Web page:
Tag Archives

Archive of posts published in the tag: regulations

Uber Challenges the Regulatory State

Uber reduces DUIs, traffic fatalities, and accidents. The drivers are safer because it is cashless and the entire trip is tracked online. And they carry more insurance than the cabs. They are more available and better serve their customers. By…

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Localized Regulations

from The Wall Street Journal Encouraged by the Feds, Cities Are Punishing Business by John Ella The challenge for employers is not only the cost of higher wages or paid sick time. Multistate employers compelled to monitor new developments in…

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The Power to Destroy

An important axiom of government is to imagine that the law or regulation you propose or champion is in the hand of your worst nightmare.  Would you want that person to have the same power you are proposing to be…

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Racist Regulations

Jonah Goldberg writes Martin O’Malley’s modern-day know-nothingness at AEI excerpt: The first minimum wage laws were advocated by progressive economists on the assumption that if you forced employers to pay a “white man’s wage,” they’d only hire white men. As the…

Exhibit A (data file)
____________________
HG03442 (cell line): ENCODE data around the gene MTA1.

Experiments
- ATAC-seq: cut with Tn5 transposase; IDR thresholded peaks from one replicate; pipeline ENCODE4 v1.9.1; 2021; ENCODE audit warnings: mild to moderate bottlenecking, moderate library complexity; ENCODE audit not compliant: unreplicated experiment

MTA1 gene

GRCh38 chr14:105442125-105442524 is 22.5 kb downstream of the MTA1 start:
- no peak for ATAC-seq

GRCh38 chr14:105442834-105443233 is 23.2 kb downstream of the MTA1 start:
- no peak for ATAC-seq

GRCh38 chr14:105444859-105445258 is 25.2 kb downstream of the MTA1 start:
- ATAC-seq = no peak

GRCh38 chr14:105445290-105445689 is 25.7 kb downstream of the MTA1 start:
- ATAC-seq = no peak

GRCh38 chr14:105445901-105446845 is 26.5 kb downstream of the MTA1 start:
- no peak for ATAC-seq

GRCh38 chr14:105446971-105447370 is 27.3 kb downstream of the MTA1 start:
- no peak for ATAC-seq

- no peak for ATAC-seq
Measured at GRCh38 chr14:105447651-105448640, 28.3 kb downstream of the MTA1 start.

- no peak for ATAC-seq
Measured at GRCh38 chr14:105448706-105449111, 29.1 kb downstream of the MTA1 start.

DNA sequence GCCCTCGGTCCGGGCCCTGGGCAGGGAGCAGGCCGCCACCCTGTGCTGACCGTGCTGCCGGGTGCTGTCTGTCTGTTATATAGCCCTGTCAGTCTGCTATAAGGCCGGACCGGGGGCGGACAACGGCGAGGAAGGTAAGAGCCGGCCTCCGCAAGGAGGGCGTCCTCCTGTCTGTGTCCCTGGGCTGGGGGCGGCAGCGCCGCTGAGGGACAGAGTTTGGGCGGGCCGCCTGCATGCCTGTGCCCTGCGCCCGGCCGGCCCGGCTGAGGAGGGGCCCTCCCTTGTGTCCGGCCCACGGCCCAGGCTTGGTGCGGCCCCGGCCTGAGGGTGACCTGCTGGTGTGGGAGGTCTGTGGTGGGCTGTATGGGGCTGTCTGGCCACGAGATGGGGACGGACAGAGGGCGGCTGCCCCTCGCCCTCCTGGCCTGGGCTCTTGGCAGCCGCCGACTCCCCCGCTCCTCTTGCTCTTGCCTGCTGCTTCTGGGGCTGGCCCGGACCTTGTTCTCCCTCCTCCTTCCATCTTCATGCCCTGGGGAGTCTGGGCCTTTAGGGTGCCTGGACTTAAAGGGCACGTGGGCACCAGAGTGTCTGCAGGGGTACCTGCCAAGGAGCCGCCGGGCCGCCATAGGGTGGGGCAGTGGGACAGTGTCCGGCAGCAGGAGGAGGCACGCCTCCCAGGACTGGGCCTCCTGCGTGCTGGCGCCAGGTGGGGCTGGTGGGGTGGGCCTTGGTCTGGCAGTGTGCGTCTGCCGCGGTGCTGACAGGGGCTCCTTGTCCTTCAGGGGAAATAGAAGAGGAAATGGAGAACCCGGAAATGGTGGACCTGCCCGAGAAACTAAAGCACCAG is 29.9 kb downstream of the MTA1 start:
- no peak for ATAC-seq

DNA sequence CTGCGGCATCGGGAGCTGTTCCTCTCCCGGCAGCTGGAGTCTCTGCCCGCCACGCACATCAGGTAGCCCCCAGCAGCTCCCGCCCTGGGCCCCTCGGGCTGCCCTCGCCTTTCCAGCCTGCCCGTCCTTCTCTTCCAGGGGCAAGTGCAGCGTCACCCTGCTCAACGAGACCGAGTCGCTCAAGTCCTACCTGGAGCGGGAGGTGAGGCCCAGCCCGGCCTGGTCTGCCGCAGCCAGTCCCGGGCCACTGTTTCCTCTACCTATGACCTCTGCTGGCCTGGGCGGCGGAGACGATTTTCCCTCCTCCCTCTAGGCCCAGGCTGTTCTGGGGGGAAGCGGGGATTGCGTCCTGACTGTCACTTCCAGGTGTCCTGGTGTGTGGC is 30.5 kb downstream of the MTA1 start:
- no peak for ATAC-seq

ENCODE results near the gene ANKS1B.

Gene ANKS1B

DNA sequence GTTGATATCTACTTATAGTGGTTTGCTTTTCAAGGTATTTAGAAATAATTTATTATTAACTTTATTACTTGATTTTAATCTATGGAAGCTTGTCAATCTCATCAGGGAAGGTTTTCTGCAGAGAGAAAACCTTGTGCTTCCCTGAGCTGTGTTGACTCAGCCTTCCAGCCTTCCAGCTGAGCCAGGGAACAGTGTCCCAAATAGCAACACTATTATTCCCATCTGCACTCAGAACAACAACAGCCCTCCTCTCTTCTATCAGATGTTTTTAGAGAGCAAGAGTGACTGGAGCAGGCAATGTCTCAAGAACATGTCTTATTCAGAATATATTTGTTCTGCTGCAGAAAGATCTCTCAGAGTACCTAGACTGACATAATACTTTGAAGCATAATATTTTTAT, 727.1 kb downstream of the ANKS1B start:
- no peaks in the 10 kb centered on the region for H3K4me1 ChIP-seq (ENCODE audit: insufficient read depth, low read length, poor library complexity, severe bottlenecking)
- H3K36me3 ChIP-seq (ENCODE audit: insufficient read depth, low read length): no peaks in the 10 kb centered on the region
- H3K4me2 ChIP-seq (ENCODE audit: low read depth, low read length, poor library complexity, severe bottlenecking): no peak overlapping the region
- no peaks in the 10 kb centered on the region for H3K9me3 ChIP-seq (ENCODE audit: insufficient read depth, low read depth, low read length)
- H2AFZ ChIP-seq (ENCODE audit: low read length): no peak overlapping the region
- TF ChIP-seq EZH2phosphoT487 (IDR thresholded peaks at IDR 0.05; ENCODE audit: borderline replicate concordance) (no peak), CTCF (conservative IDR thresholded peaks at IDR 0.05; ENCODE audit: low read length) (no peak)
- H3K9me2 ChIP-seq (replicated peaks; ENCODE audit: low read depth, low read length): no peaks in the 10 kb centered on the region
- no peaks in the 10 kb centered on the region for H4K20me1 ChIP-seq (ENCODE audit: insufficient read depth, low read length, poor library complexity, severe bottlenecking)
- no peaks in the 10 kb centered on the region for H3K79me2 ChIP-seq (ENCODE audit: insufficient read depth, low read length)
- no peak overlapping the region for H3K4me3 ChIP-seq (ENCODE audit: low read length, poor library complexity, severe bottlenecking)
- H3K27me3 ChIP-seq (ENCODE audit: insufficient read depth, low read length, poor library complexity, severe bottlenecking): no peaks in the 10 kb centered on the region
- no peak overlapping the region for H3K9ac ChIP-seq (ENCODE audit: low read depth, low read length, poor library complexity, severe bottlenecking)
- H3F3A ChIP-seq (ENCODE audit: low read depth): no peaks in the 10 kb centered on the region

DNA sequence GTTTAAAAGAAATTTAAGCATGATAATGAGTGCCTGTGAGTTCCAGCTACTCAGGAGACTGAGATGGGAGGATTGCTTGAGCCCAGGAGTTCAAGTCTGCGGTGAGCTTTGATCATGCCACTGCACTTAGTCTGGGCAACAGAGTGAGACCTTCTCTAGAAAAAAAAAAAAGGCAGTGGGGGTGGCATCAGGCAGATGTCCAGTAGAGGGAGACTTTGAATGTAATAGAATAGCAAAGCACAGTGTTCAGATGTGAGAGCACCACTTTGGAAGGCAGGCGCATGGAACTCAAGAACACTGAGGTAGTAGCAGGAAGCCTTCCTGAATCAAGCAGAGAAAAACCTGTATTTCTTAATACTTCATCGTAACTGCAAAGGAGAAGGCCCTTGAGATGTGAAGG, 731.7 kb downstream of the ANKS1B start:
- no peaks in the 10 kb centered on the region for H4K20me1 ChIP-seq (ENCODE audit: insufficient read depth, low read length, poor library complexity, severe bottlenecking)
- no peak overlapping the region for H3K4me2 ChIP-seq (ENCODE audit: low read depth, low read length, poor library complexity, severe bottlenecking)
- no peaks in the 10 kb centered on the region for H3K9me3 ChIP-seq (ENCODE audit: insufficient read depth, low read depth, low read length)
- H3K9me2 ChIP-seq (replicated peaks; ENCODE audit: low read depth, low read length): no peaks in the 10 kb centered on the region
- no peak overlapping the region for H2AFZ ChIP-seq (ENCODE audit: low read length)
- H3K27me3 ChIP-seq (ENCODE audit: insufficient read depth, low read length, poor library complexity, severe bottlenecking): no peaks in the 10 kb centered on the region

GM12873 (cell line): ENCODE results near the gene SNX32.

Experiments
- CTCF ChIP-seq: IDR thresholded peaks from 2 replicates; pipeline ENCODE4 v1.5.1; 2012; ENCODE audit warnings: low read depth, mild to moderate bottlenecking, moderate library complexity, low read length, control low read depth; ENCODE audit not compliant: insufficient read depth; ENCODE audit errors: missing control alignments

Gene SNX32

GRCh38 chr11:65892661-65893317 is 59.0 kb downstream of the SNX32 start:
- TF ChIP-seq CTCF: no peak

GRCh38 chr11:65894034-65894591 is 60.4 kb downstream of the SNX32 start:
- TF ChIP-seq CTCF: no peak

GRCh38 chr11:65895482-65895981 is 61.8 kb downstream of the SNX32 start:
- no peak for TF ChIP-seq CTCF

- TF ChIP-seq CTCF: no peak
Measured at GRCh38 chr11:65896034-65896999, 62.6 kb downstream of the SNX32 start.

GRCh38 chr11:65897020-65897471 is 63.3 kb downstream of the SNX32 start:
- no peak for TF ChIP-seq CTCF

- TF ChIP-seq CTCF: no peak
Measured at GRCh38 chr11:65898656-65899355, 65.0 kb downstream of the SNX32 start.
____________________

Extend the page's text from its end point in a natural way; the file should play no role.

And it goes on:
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An Economy of Trust

In a few previous posts I explored the dynamic of new commercial enterprises like Uber (read Uber Libertarians in American Thinker)  that defied the ability of the regulatory state to deal with the rapid development of very large commercial communities.…

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The Modern Source of Abusive Power

From The National Review George Will writes Government for the Strongest and Richest Intellectually undemanding progressives, excited by the likes of Senator Elizabeth Warren (D., Mass.) — advocate of the downtrodden and the Export-Import Bank — have at last noticed…

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Boycotting Las Vegas

Apparently there is a problem in Las Vegas with cabbies intentionally taking long routes in order to overcharge.  This article explains  the various Rube Goldberg schemes the government has regulated to try and control this practice. As you would expect,…

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Complexity is a Bigger Problem than Size

“My own view is that the problem of too big to fail is really about complexity, not size, and thus “break-up” proposals should focus on simplifying the megabanks so that they can be easily resolved in bankruptcy or the FDIC’s…

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Debt is not Ownership

“We should also recognize that there is a difference between promoting home ownership and promoting home finance. Canada has no mortgage interest deduction, yet it has a comparable rate of home ownership and fewer leveraged home owners. My first preference…

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Taming American Capitalism